Hats off to the Pennsylvania State Police.

Harold Johnson, Hempfield

Sunday, Sept. 10

Message, not language

The article “Billy Porter apologizes for ‘dropping F-bombs' in front of kids at concert” missed the mark, as did his feeble Facebook attempt to apologize.

The crowds attending these Hartwood Acres events have grown significantly over the years. Headliners such as Porter are not the main reason this destination is so popular.

Family and friends come in fellowship as part of summer Sundays.

They gather to enjoy an evening of music, sharing food and conversation with each other and strangers. Young children are often as well-behaved as the pet dogs. Norman Rockwell would have an endless supply of inspiration for his canvas.

The problem was not Porter's F-bombs. It was his anger and hatred spewed at the president — and those who voted for him — to whom he even dedicated a specific song.

He ranted on about the KKK and white supremacy — in front of a predominantly white crowd of supporters?

A few near the stage cheered; many more throughout the field jeered. Most people sat quietly in stunned disbelief at the ugly display.

I, like many, decided to leave, turning my back on him as he performed. I did not see any smiling faces in the crowd.

I attended the Ohio Players, Bootsy Collins and Con Funk Shun shows at Hartwood, and they were incredibly uplifting events. Those artists welcomed everyone, and in the crowd was a special place to be.

Porter has a great deal to learn from all of them, especially if he wants people to buy his music.

Joe Schmidt, Lower Burrell

Tuesday, Sept. 12

Benefits here and now

Natural gas is playing a big role in our economic resurgence. It's hard to miss all the activity locally. From continued development of the “cracker” plant in Beaver County to new construction on the Mariner East 2 pipeline throughout Southwestern Pennsylvania, our region is on the move.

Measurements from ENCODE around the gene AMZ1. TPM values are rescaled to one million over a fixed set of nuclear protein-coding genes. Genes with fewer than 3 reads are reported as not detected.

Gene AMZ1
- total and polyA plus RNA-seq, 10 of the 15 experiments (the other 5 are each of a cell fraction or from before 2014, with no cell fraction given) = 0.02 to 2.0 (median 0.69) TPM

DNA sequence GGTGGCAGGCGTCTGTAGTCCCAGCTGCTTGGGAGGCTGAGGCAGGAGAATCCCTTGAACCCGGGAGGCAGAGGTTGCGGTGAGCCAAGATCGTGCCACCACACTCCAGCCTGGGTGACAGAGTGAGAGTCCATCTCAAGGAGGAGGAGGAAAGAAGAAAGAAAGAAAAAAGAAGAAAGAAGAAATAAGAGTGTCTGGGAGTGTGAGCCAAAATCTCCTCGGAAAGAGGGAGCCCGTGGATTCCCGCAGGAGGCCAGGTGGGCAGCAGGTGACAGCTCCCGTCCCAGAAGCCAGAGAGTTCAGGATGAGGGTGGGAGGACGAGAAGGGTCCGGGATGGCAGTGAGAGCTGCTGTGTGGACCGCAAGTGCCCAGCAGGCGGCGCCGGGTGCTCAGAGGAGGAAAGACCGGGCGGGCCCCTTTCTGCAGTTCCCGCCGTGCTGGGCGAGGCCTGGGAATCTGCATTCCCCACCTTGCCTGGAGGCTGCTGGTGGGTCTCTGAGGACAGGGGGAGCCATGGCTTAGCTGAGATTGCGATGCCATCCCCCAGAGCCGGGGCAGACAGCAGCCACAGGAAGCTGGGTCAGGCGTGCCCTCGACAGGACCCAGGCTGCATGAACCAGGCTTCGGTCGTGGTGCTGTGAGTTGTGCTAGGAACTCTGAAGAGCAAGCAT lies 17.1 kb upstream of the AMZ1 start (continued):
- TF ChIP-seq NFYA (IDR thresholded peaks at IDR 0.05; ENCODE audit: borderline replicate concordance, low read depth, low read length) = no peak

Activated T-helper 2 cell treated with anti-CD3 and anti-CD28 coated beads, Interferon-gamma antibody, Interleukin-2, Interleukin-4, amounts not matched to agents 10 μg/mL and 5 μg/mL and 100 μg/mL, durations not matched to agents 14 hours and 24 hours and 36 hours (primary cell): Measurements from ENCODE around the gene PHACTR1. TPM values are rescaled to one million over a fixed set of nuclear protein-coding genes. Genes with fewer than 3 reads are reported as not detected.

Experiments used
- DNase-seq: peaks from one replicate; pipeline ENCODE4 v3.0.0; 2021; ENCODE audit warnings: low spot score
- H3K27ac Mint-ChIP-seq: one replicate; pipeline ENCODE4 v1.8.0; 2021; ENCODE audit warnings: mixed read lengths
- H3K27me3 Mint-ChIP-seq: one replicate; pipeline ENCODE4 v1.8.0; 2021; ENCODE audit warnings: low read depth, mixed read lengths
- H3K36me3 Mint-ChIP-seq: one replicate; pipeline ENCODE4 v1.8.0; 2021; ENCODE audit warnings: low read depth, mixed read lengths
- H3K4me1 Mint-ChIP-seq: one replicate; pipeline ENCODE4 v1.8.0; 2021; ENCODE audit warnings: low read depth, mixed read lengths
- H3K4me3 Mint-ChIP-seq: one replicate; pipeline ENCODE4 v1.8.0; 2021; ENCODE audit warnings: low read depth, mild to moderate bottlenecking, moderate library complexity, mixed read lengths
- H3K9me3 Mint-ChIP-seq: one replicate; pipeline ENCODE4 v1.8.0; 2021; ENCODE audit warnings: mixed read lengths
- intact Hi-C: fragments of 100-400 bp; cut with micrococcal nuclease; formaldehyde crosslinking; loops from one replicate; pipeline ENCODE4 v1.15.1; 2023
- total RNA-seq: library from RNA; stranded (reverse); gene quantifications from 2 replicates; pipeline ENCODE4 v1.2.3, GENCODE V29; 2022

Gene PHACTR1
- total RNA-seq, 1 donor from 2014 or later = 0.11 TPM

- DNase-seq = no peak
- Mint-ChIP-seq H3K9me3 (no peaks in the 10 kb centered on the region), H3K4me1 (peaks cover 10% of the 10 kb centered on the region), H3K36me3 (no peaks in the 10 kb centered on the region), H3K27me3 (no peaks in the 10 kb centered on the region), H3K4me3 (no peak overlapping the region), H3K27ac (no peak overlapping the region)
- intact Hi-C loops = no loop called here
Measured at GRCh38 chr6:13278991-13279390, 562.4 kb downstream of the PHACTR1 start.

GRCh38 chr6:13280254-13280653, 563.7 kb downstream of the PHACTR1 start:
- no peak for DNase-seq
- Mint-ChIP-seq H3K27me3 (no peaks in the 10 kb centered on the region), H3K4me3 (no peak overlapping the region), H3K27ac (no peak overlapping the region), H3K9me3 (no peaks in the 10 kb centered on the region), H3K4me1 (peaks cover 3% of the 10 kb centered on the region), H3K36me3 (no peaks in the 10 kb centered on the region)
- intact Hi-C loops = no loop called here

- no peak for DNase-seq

Pipelines remain the safest and most efficient way to transport our energy resources to supply consumers, manufacturers and big and small businesses alike. Mariner East 2 represents one of the biggest economic opportunities our state has seen in generations — a $3 billion investment that will create over 30,000 jobs and generate about $1 million in annual pipeline-related tax revenue for Pennsylvania.

Pipelines also are the critical link behind the delivery of the vast energy resources below our feet to processors like the cracker plant and ultimately to a variety of different end markets for use.

Projects that were just ideas a few years ago are becoming a reality today. The benefits aren't off in some distant location or far off in the future. They are happening right now, and we're all better off for it.

Chad Jones, South Side

The writer is executive director of the Western Pennsylvania Chapter of the National Electrical Contractors Association.

Wednesday, Sept. 13

Speed traps save lives

Some people are upset that state troopers used PennDOT equipment to trap speeders on Route 66 in Washington Township ( “Troopers in disguise nab speeders on Route 66” ). I applaud what they did. A police car would have enabled the speeders to slow down, but now 25 people might think twice before speeding again.